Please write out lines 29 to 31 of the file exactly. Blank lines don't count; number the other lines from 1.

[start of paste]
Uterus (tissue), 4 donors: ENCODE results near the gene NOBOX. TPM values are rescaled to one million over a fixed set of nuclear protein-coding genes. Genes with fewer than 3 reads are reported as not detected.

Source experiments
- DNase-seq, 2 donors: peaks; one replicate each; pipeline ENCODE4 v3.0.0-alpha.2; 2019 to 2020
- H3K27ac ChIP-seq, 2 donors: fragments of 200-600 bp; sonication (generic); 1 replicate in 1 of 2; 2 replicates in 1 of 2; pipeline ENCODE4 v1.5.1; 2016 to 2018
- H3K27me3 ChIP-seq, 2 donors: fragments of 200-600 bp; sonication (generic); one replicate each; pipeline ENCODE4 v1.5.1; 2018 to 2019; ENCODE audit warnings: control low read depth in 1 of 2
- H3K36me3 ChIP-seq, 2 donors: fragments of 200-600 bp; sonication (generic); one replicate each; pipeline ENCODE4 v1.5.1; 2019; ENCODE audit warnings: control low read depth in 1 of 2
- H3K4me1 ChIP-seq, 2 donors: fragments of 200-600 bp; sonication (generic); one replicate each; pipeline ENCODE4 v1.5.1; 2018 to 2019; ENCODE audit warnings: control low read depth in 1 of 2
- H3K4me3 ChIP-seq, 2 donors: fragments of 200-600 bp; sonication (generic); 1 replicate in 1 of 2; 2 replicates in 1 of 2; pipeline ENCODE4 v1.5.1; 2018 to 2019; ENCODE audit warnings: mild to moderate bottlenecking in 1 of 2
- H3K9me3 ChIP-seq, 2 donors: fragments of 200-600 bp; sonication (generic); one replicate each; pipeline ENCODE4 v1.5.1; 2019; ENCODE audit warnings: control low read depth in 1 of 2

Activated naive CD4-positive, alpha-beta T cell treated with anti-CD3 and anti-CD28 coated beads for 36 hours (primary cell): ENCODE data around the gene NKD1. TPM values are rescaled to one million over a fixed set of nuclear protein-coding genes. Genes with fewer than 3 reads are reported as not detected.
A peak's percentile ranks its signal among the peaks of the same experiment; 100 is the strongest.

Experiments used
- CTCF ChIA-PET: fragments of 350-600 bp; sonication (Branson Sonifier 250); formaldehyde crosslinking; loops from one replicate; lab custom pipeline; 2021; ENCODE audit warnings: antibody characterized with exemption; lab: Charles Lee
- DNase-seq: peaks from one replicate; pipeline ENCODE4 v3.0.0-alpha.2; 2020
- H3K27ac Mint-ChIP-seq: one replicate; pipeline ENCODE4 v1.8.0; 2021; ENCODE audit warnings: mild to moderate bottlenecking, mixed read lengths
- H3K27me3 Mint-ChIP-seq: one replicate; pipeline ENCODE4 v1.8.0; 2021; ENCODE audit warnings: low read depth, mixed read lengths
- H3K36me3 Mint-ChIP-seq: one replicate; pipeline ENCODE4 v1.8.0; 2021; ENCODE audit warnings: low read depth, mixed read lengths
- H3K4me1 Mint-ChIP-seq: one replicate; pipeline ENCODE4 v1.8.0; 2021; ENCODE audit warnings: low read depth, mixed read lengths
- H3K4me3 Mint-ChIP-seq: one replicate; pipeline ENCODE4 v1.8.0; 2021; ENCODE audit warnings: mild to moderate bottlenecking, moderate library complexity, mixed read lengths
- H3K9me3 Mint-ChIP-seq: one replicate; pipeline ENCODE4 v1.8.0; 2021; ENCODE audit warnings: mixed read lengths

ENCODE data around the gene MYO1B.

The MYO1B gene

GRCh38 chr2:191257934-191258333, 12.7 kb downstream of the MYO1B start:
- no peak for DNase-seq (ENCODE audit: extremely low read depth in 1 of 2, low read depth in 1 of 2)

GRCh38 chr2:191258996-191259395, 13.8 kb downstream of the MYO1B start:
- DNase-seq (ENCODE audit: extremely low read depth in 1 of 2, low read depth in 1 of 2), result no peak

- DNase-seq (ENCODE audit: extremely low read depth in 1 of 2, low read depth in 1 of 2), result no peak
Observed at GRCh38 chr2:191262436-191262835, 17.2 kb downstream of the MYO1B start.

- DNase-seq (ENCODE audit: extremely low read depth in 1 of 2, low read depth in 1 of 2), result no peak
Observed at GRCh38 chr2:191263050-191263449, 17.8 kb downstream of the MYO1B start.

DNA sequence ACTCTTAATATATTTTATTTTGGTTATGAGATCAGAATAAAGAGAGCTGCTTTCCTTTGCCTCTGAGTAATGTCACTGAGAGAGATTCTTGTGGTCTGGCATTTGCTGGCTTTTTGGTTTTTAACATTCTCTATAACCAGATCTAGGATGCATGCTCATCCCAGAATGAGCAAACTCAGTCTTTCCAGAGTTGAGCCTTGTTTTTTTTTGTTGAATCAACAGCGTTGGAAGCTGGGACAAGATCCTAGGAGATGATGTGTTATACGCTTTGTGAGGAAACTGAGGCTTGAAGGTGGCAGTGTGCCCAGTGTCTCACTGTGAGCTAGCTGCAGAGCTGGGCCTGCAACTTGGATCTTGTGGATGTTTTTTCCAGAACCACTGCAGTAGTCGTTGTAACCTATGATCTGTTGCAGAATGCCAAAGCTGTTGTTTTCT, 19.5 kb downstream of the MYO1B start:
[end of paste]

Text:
- DNase-seq (ENCODE audit: extremely low read depth in 1 of 2, low read depth in 1 of 2), result no peak
Observed at GRCh38 chr2:191263050-191263449, 17.8 kb downstream of the MYO1B start.

DNA sequence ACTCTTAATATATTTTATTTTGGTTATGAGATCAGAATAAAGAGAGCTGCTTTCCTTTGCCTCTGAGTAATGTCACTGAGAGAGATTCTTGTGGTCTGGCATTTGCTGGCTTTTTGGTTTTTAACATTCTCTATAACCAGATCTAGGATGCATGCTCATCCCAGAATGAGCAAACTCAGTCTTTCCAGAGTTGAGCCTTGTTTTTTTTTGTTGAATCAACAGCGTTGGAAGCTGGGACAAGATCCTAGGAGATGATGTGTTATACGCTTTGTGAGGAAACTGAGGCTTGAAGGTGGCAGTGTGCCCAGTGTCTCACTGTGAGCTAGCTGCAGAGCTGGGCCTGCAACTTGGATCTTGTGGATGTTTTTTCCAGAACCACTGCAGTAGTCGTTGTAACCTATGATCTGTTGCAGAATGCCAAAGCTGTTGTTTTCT, 19.5 kb downstream of the MYO1B start: